Saigon's 50-year long traffic jam

By Son Hoa   September 18, 2016 | 04:15 pm GMT+7

Traffic congestion and flooded streets were nothing strange in the former Saigon.

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50 years ago long queues of cars also backed up the streets of central Saigon during rush hour. Photo taken at Le Loi Street, adjacent to Ben Thanh Market in 1969.

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A traffic jam right in front of Ben Thanh Market. Many Saigoneers said that they were stuck there for up to four hours on Christmas Eve.

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A central route choked with private cars. Ta Vu Ton, 78, a long-term resident of Saigon, said traffic jams clogged the city during holidays.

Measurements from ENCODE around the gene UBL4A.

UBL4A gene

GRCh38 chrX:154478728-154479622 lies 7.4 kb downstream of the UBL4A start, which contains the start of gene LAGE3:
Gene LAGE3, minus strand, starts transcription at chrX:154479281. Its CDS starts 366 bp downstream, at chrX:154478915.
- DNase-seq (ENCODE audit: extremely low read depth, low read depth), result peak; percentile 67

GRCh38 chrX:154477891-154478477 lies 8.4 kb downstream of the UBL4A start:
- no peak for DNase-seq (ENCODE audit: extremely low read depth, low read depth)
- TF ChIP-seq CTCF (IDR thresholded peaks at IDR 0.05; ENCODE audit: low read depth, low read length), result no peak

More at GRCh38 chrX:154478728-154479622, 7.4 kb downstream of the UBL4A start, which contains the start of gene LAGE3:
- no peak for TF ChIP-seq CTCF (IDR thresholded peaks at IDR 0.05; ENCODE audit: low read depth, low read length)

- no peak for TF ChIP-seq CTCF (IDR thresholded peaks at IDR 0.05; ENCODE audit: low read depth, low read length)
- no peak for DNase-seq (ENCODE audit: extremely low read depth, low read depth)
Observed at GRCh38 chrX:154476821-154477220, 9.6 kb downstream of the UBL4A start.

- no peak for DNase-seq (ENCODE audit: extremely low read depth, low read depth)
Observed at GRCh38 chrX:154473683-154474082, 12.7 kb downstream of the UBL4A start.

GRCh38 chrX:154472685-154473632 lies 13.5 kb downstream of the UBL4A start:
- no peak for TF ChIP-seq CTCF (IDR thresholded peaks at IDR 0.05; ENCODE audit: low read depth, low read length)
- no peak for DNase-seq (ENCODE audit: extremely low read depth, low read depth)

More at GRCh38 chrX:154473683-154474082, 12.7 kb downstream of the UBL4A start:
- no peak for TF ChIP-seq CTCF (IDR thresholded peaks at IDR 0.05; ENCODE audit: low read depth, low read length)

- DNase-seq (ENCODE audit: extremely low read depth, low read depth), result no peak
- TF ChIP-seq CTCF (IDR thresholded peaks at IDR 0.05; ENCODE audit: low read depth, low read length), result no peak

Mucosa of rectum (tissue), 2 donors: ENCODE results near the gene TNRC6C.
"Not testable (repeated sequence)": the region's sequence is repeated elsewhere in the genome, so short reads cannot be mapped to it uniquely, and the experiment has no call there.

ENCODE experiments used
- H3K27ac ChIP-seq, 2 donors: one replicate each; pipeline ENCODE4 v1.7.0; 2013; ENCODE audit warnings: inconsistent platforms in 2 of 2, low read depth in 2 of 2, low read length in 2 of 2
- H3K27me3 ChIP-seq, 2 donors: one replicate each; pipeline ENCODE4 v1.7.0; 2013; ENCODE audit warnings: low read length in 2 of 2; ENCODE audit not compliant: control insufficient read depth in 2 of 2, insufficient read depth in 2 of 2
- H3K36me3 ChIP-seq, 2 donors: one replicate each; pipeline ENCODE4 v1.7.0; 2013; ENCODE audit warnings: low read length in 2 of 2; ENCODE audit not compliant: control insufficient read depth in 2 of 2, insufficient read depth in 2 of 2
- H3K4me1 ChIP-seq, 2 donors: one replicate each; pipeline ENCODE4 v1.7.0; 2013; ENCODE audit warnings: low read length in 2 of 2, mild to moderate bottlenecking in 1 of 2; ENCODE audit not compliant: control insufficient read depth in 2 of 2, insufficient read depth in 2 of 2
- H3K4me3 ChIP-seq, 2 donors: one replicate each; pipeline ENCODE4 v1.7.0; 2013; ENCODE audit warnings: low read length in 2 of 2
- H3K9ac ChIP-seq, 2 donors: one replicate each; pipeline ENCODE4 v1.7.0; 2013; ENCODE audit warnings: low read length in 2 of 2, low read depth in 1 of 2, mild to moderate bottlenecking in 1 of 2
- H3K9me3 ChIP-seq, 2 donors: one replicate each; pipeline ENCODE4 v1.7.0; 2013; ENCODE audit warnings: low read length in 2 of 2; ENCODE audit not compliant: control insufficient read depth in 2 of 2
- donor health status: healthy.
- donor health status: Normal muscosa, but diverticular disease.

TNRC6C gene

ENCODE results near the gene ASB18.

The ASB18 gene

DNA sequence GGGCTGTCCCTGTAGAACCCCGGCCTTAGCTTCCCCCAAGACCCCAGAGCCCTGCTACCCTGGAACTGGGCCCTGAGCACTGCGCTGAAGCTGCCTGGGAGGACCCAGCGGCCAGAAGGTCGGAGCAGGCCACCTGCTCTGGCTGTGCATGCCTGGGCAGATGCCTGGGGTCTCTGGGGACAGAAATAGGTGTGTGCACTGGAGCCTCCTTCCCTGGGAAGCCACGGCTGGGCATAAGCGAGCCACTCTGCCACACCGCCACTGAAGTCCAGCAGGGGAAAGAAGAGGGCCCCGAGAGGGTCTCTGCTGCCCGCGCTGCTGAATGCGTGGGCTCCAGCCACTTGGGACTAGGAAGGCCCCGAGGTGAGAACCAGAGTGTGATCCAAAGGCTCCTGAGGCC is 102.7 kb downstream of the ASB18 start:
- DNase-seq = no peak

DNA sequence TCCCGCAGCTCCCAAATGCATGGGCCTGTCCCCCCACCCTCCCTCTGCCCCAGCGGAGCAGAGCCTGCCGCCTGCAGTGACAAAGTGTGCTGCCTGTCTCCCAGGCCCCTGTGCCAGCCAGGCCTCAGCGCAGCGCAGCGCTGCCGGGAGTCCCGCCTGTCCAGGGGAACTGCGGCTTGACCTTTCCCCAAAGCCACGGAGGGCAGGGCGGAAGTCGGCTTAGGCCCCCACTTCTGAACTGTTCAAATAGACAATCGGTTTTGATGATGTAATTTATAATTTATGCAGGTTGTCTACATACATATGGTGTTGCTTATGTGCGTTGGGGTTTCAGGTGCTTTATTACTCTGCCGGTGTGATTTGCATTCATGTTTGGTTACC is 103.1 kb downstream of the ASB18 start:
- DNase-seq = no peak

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“On these occasions people poured onto the streets, and Ben Thanh Market, one of the city’s busiest venues at that time, was surrounded by long queues of cars. But this happened just a couple of times a year,” Ton recalled.

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Cars lined up along Red Cross Street in 1969. The street, renamed Nguyen Thi Minh Khai, still gets stuck today due to the high volume of vehicles.

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Apart from congestion, flooding is another problem faced Saigon in the past. A corner of Pasteur – Le Loi was inundated with rain water 60 years ago.

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People rode their scooters to overcome a newly-formed river at Phuong Governor General Street, known as Hong Bang Street today.

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Water practically submerged their wheels, but the situation is not as bad as it is now.

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“In the past, there were less people so the water receded faster,” an expert said. 

Photos courtesy of Cittmeyer.

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